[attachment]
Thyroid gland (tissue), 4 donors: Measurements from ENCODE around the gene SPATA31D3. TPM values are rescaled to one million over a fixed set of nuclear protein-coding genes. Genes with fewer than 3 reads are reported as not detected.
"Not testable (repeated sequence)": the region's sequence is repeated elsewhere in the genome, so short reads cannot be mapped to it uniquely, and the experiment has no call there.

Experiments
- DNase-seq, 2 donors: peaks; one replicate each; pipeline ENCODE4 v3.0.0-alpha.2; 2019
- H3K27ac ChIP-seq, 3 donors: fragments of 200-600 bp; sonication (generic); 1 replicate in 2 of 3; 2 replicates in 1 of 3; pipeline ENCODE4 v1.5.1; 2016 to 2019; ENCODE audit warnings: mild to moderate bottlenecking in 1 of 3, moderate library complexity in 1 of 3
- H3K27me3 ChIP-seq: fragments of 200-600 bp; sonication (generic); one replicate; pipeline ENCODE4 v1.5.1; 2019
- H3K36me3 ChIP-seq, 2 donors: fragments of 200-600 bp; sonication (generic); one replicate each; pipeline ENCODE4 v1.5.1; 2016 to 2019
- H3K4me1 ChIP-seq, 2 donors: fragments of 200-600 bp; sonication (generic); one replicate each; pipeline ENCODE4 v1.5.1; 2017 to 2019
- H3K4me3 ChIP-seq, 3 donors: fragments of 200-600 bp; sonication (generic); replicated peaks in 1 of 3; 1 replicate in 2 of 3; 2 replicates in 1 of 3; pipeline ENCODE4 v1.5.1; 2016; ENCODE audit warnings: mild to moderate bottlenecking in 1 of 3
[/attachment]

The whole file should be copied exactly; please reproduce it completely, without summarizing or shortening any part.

Thyroid gland (tissue), 4 donors: Measurements from ENCODE around the gene SPATA31D3. TPM values are rescaled to one million over a fixed set of nuclear protein-coding genes. Genes with fewer than 3 reads are reported as not detected.
"Not testable (repeated sequence)": the region's sequence is repeated elsewhere in the genome, so short reads cannot be mapped to it uniquely, and the experiment has no call there.

Experiments
- DNase-seq, 2 donors: peaks; one replicate each; pipeline ENCODE4 v3.0.0-alpha.2; 2019
- H3K27ac ChIP-seq, 3 donors: fragments of 200-600 bp; sonication (generic); 1 replicate in 2 of 3; 2 replicates in 1 of 3; pipeline ENCODE4 v1.5.1; 2016 to 2019; ENCODE audit warnings: mild to moderate bottlenecking in 1 of 3, moderate library complexity in 1 of 3
- H3K27me3 ChIP-seq: fragments of 200-600 bp; sonication (generic); one replicate; pipeline ENCODE4 v1.5.1; 2019
- H3K36me3 ChIP-seq, 2 donors: fragments of 200-600 bp; sonication (generic); one replicate each; pipeline ENCODE4 v1.5.1; 2016 to 2019
- H3K4me1 ChIP-seq, 2 donors: fragments of 200-600 bp; sonication (generic); one replicate each; pipeline ENCODE4 v1.5.1; 2017 to 2019
- H3K4me3 ChIP-seq, 3 donors: fragments of 200-600 bp; sonication (generic); replicated peaks in 1 of 3; 1 replicate in 2 of 3; 2 replicates in 1 of 3; pipeline ENCODE4 v1.5.1; 2016; ENCODE audit warnings: mild to moderate bottlenecking in 1 of 3